AGF-352 Chemical Oceanography in the Arctic (10 ECTS)

lifted from ship onto the sea ice

Course schedule

ID:
AGF-352
CREDITS:
10 ECTS
START DATE:
29 April 2019
END DATE:
12–13 June 2019
COURSE PERIOD:
Spring semester (April–June), every second year. Next course: Spring 2019
LANGUAGE OF INSTRUCTION AND EXAMINATION:
English
CREDIT REDUCTION/OVERLAP:
10 ECTS with AGF-852
GRADE:
Letter grade (A through F)
COURSE MATERIAL:
Book chapters, articles, compendia; ca. 350 pages
COURSE COSTS:
Fieldwork, NOK 1000–1400 (5–7 days x NOK 200 per day)
COURSE CAPACITY MIN/MAX:
10/20 students (AGF-352/852 in total)
EXAMINATION SUPPORT MATERIAL:
Bilingual dictionary between English and mother tongue
APPLICATION DEADLINE:
15 February 2019

INSTRUCTORS:

Melissa Chierici
Melissa Chierici
Adjunct Professor, Chemical oceanography

Course requirements:

Enrolment in a relevant master programme. Preference will be given to students working on a Master thesis in chemical oceanography.

Academic content:

The course describes the distribution of chemical constituents in the Arctic and the processes that control their variability. Main focus will be on the cycling of inorganic carbon, methane, oxygen, and nutrients. The role of sea ice in influencing fluxes of climate relevant gases and the effect of ice freezing and melting on chemical constituents in the ice and in the water column below is an essential part of the course.

Learning outcomes:

Knowledge
Upon completing the course, the students will:

  • Be able to recognise the major marine chemical processes and their coupling with physical and biological processes in an Arctic environment.
  • Have the ability to explain chemical processes in sea ice and the role sea ice may play in gas exchange.
  • Demonstrate excellent knowledge of the marine carbon cycle in the Arctic Ocean and how it may respond to future climatic changes.
  • Understand the fate and effects of increased CO2 in the ocean (ocean acidification).

Skills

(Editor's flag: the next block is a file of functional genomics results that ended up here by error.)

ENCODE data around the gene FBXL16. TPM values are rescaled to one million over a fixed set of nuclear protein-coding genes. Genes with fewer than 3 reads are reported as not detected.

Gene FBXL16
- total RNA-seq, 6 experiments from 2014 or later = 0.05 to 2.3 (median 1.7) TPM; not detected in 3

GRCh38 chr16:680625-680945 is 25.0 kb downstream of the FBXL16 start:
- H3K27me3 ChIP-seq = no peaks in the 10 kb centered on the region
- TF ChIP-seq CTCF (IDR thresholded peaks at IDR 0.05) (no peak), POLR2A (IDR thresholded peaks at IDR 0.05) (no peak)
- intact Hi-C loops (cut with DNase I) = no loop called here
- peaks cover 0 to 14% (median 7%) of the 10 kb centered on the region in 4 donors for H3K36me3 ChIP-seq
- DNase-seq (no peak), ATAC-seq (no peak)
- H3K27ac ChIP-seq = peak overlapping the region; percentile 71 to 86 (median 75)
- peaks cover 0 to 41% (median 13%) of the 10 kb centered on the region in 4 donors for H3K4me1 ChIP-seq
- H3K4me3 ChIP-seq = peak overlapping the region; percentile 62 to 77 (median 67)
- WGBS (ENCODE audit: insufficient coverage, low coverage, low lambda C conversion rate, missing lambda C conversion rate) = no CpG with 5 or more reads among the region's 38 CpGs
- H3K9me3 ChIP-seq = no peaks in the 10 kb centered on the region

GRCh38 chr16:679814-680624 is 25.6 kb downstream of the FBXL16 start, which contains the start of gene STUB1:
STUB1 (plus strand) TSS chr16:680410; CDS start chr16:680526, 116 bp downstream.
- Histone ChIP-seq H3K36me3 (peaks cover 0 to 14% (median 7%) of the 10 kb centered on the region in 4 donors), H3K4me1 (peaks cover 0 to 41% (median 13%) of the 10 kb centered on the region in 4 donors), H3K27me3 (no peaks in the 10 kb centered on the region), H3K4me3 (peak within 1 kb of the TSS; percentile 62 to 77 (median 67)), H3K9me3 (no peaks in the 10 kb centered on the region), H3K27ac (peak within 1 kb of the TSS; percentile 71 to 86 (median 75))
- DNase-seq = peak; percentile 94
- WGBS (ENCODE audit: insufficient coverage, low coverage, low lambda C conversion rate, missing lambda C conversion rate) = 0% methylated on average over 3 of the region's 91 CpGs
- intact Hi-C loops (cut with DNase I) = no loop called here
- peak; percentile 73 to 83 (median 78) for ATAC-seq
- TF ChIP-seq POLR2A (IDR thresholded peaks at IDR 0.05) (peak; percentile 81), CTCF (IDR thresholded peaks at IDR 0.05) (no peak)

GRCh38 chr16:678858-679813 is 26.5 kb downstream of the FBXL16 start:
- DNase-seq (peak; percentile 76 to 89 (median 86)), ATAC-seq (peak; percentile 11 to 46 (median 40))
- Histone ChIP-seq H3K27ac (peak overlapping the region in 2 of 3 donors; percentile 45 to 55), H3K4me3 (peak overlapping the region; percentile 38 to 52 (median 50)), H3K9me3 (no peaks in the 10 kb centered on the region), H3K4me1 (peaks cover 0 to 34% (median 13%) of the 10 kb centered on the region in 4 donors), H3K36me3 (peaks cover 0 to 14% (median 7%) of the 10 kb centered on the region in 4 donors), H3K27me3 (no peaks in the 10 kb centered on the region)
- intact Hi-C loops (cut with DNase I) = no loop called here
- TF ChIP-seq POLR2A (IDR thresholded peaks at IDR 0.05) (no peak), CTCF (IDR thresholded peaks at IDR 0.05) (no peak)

Upon completing the course, the students will:

  • Know how to handle scientific instruments and apply field techniques used in chemical oceanography.
  • Be able to collect, analyse and interpret marine chemical data and to produce a scientific report.

General competences
Upon completing the course, the students will:

  • Be able to present, discuss, and defend scientific results.

Learning activities:

The course extends over 7 weeks including compulsory safety training, and is run in combination with AGF-852.

Lab and fieldwork experiments are an integrated part of the course and methodology, experimental design, lab and chemical safety issues will be covered. During fieldwork the students will learn how to sample and use different scientific equipment, both on board a research vessel and on sea ice. The fieldwork will be conducted by an ice-going research vessel.

Each student will carry out an independent research project based on scientific data collected in the field or in the lab. This will give the students practical experience in analysing chemical data, how to interpret the findings and discuss them based on the theory presented during lecture hours. The results must be presented orally to an audience and in a written scientific report.

Total lecture hours: 30 hours.
Total seminar hours: 20 hours.
Total lab hours: 6 hours.
Fieldwork: 5–7 days.

Compulsory learning activities:

Fieldwork, field report, and presentation of report.
All compulsory learning activities must be approved in order to sit the exam.

Assessment:

Method
Percentage of final grade
Oral exam 100%

 

Application deadline: 15 February 2019

ice sampling

AGF-352/852 students taking ice samples on the sea ice during the course cruise. Photo: Agneta Fransson/UNIS.

water filtration on ship

Water filtration on the ship. AGF-352/852 course cruise. Photo: Christiane Uhling/UNIS.

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Fax: +47 79 02 33 01
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